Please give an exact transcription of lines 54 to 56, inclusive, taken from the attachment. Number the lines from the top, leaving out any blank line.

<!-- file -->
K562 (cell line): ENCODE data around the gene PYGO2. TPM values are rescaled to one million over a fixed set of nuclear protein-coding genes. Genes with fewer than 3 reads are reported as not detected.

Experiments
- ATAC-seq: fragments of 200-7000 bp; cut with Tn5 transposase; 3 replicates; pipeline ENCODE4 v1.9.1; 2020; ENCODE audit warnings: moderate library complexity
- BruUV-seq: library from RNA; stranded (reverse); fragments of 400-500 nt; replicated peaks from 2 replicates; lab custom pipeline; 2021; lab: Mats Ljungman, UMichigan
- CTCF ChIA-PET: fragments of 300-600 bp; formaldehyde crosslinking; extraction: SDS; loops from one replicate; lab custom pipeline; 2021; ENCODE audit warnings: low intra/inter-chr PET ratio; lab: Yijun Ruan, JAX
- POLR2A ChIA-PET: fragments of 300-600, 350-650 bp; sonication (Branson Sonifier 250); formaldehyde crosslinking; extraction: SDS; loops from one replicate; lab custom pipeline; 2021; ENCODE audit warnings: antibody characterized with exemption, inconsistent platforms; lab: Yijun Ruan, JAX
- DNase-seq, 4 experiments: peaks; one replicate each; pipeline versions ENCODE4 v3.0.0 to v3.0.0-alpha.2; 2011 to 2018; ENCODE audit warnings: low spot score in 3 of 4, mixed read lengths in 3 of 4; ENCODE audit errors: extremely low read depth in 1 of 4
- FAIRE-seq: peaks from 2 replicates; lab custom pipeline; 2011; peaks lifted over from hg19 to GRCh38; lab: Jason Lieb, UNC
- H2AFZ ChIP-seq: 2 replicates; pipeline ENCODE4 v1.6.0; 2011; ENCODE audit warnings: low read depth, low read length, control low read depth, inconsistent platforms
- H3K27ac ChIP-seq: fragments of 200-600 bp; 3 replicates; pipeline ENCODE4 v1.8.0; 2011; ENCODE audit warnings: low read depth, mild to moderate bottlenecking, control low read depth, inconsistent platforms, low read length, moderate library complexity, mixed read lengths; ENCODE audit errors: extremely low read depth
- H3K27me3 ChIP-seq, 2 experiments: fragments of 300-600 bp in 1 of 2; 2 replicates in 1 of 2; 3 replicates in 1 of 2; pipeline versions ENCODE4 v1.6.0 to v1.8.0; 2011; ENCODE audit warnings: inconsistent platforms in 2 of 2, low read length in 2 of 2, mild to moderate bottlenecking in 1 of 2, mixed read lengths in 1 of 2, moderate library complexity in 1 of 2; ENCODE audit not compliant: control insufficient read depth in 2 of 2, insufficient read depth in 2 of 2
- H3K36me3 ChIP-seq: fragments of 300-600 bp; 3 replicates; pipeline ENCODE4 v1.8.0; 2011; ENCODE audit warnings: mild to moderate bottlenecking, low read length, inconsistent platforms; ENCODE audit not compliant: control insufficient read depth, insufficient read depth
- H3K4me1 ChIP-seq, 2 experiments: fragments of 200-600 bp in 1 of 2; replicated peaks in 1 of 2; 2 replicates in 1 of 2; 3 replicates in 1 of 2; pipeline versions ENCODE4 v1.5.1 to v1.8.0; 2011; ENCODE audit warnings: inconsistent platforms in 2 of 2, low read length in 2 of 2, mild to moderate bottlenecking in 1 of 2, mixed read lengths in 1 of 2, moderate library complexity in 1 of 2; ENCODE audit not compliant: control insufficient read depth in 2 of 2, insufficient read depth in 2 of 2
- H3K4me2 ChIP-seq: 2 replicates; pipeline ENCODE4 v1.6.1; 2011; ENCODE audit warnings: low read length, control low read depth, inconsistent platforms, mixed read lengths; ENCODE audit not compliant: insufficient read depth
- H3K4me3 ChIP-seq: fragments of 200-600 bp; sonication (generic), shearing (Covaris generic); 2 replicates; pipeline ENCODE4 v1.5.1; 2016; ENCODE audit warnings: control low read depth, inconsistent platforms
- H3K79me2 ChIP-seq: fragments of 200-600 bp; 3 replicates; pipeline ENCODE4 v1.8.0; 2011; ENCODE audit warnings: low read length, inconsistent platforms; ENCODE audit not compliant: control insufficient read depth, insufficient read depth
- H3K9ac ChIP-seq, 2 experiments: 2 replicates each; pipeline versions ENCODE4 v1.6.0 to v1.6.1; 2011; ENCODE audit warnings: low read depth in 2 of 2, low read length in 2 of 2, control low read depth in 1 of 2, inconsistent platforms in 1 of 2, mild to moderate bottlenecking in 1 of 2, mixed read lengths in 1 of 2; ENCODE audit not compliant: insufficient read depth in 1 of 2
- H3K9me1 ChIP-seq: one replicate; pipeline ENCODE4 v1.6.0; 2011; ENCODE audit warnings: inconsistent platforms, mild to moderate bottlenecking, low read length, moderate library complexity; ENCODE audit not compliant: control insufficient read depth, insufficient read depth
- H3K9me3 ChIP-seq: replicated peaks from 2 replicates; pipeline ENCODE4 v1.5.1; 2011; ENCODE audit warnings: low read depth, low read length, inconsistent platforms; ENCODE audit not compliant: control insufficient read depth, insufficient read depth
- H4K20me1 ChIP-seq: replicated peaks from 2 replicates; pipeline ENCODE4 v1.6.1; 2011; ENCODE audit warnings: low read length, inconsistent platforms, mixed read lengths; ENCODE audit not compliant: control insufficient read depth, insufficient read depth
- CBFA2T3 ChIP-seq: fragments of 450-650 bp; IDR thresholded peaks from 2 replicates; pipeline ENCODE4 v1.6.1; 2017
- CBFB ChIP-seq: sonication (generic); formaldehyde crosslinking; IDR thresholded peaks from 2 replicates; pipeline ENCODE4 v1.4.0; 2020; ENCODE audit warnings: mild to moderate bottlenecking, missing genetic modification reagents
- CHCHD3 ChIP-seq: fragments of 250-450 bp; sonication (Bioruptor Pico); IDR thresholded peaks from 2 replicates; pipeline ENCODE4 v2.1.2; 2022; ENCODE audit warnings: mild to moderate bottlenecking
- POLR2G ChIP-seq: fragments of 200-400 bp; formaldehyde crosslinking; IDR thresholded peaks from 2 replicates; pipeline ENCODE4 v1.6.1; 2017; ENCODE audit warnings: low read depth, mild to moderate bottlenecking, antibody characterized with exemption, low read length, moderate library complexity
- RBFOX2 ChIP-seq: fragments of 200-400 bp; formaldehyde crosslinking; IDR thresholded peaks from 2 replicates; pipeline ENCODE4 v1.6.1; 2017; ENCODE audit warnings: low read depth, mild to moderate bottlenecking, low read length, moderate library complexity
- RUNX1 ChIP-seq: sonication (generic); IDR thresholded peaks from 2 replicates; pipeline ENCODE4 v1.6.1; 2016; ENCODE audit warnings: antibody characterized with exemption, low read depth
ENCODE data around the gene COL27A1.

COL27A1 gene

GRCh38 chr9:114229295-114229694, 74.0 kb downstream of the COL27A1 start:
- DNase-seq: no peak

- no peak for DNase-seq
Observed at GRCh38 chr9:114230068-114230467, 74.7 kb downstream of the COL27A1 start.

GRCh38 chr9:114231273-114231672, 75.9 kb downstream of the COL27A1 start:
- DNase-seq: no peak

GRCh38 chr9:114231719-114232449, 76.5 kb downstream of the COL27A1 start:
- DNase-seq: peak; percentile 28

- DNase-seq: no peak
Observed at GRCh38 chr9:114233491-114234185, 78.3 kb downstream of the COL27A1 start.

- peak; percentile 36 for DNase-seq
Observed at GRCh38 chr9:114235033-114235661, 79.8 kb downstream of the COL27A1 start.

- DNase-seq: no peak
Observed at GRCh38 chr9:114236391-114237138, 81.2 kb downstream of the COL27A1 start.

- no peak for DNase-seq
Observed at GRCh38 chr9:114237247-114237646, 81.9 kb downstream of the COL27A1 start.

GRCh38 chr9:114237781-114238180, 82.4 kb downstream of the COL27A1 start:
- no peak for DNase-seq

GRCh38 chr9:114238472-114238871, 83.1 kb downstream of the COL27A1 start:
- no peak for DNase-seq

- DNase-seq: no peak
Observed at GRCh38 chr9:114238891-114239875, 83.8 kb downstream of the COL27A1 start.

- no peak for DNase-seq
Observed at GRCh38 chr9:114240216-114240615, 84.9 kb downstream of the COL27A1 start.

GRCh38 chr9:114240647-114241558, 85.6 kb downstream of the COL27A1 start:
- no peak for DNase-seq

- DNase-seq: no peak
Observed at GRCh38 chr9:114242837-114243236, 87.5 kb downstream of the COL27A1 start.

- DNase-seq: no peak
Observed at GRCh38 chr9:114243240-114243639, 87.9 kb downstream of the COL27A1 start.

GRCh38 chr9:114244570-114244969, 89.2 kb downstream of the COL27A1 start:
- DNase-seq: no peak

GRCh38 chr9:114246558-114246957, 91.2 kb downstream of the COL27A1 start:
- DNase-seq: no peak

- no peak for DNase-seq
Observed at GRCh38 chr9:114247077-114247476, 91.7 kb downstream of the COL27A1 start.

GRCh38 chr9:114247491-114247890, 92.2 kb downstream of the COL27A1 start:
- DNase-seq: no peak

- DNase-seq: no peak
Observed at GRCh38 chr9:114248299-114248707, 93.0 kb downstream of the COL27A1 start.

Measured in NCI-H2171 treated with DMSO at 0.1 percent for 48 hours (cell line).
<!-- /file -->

- no peak for DNase-seq

- DNase-seq: no peak
Observed at GRCh38 chr9:114242837-114243236, 87.5 kb downstream of the COL27A1 start.